– Many hadn’t the thought of exiting the trains and platforms immediately once they started to collectively fall ill: when they started coughing, started finding it hard to breath, started to have difficulty walking, and started becoming blind. They rationalized their inaction as blaming it on seasonal bugs, schedules and deadlines to meet: If I could only hold on until my final stop…

– They see numbers of people falling on top of themselves trying to struggle out of the trains, and numbers more of people leaning on walls and lying on floors, sometimes motionless. The contaminated trains took a while to pull out of service, and many people still boarded them as they continued running.

– Once some platform attendants at some subway stations began putting two and two together, that perhaps the cause of all these people collapsing in droves might have to do with poison gas, they began yelling at people to exit the underground at once. Many of these people complied, albeit slowly, reluctantly, despite the dire urgency in the attendants’ voices, treating it more like an inconvenience to their daily routine than anything serious.

– Some people entered the subway stations to see what’s going on or to board the trains themselves despite the unusual exodus of people leaving them, many of them sounding and appearing like they were hacking their lungs out.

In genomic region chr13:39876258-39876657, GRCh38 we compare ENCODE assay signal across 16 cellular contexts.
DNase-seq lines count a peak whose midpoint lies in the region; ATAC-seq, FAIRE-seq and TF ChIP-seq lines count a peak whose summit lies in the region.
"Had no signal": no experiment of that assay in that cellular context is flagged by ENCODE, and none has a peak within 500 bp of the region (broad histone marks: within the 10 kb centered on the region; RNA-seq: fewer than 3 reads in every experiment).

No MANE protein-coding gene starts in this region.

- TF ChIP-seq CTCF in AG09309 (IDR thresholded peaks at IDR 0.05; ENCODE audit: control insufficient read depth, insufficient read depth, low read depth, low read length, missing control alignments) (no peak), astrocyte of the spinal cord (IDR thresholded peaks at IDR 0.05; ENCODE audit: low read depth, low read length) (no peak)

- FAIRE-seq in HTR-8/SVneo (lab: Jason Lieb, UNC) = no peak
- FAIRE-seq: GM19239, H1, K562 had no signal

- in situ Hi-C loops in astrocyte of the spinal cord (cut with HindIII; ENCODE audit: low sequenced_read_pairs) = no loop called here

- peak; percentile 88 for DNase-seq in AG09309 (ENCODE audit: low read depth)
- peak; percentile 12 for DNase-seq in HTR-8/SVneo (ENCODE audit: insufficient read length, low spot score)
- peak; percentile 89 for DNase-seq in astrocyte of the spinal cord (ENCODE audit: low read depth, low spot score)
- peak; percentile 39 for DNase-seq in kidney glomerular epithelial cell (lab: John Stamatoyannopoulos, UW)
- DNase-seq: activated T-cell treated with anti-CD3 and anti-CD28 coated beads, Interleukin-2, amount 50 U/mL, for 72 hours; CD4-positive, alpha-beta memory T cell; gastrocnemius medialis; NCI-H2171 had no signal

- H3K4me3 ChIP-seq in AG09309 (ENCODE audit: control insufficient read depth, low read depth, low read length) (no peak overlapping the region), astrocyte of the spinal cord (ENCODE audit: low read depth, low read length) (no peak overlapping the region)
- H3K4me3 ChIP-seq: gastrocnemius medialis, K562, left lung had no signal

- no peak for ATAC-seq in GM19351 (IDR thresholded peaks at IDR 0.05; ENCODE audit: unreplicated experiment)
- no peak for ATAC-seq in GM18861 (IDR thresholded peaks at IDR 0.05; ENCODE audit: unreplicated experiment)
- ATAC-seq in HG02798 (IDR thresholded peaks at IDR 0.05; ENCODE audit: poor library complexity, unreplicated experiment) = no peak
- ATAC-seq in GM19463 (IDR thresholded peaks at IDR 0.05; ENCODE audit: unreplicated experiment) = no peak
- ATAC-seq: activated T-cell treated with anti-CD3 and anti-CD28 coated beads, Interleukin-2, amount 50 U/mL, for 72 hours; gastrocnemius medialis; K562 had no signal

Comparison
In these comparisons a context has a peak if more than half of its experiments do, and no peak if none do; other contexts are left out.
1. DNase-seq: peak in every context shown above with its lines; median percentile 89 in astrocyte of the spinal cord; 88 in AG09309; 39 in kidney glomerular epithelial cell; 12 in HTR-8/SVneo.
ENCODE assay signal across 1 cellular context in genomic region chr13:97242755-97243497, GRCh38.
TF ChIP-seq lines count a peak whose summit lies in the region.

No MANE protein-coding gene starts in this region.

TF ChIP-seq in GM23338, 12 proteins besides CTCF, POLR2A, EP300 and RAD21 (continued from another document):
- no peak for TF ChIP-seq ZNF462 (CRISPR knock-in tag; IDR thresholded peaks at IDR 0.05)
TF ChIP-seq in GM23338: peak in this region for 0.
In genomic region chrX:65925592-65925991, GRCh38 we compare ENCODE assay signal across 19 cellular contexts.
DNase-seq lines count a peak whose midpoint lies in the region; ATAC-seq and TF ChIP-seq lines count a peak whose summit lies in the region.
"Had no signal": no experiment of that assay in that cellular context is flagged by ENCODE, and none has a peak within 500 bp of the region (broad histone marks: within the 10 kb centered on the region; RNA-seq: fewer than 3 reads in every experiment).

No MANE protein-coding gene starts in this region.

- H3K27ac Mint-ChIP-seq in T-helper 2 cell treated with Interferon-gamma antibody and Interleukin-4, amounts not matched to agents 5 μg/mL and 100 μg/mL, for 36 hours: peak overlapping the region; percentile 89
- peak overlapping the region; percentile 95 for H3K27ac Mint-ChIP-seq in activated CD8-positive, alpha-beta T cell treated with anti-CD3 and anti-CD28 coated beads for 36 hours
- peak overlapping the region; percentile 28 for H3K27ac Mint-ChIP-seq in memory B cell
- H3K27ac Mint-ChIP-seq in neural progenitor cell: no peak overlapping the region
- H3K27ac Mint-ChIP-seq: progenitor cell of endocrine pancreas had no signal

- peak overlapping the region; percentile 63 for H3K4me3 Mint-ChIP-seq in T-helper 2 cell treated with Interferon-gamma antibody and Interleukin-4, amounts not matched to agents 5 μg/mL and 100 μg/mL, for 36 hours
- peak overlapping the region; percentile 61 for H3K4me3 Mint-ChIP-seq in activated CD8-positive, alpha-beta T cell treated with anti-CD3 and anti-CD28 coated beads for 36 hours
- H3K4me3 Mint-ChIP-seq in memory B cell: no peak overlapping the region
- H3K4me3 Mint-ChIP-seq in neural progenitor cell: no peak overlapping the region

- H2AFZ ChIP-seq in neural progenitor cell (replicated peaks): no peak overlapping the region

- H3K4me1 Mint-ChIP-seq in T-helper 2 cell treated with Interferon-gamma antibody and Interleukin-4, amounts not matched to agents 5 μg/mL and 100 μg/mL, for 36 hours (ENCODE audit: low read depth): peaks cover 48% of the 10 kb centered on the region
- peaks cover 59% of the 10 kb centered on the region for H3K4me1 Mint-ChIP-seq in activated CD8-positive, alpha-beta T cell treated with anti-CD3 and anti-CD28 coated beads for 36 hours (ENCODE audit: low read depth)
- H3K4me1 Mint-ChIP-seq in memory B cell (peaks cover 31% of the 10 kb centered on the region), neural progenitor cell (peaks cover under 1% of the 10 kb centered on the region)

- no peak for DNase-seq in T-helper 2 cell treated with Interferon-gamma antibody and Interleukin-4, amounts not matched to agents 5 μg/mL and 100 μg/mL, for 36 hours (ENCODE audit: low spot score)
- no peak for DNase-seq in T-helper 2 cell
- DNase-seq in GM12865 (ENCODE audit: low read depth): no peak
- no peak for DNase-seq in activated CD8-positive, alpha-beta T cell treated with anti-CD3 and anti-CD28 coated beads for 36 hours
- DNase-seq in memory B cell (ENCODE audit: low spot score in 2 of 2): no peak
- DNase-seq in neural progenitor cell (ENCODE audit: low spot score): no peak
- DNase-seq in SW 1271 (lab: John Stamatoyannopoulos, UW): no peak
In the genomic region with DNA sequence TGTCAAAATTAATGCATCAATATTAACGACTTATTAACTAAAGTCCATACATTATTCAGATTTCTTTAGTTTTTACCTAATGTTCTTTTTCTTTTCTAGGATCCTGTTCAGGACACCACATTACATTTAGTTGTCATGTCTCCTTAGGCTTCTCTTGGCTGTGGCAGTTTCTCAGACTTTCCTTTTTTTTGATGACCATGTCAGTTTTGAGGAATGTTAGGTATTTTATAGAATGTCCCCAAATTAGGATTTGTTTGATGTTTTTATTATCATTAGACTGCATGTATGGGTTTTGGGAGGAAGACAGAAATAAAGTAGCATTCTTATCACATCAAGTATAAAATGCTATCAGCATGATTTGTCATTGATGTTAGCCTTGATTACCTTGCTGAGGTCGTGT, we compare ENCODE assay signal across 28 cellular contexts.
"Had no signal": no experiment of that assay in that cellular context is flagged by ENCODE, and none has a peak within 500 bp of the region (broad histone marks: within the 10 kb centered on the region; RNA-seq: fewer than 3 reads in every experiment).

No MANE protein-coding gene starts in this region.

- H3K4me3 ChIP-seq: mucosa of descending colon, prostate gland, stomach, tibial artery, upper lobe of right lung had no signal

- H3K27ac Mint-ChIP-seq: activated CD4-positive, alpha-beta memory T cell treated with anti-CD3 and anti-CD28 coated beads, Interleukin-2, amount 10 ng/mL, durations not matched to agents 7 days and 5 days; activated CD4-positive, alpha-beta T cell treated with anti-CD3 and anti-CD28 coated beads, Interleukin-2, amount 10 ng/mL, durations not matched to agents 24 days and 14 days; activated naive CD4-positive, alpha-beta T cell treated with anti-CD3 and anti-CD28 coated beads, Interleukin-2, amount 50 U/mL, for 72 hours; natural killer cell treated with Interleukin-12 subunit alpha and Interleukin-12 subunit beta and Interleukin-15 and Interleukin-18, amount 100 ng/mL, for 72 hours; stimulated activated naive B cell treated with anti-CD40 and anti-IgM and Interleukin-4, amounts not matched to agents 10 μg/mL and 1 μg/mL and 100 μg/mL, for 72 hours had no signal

– An overhead shot of the plazas and streets outside of the subway openings was half sarin gas victims crouched or prostrate, half onlookers peering curiously over them as they went about their business.

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Urobuchi’s brutal scripting in “Sweet Poison” and Murakami’s analysis of the Tokyo Sarin Gas Attacks seem too critical of the same aspect of the Japanese zeitgeist for there not to be a connection to the same event that demonstrated this particular aspect in its unadulterated form.  Without necessarily condemning the merits of a peaceful society, Urobuchi batters the thematic consequence of a society made through a bad peace, where the resignation of people’s faculties of self-awareness leads to a facade of security and a true sense of apathy.

Ingrained ignorance and deliberate aversion of the unpleasant things about our neighbors, ourselves, and our world may provide some measure of bliss, but that bliss makes us like towers built on unsteady foundations. There are some realities we can’t ignore, and because we haven’t prepared ourselves for them, they can be disrupting enough to shake us to our core. They can make us topple. And because our ill-conceived bliss has made us towers of ceremonial innocence, the girth between sky and soil will make the impact of our fall from complacency that much more devastating. The artificiality has given way to the sea. We will founder, and in our flailing, our innocence will drown.

For Murakami, the realities being ignored by the zeitgeist were the social expectations, soulless materialism, and resulting mixture of alienation and self-denial by a Japan that had fallen into economic and moral stagnancy and consequently produced Aum Shinrikyo. For Urobuchi, the realities being ignored by the zeitgeist was a society-wide surrender of human self-awareness and sensitivity for security.

So like Murakami, maybe Urobutchi wasn’t being entirely sensational there.

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2 thoughts on “Psycho-Pass: The Ceremony of Innocence

  1. Pingback: The Final Stand | redthunderblog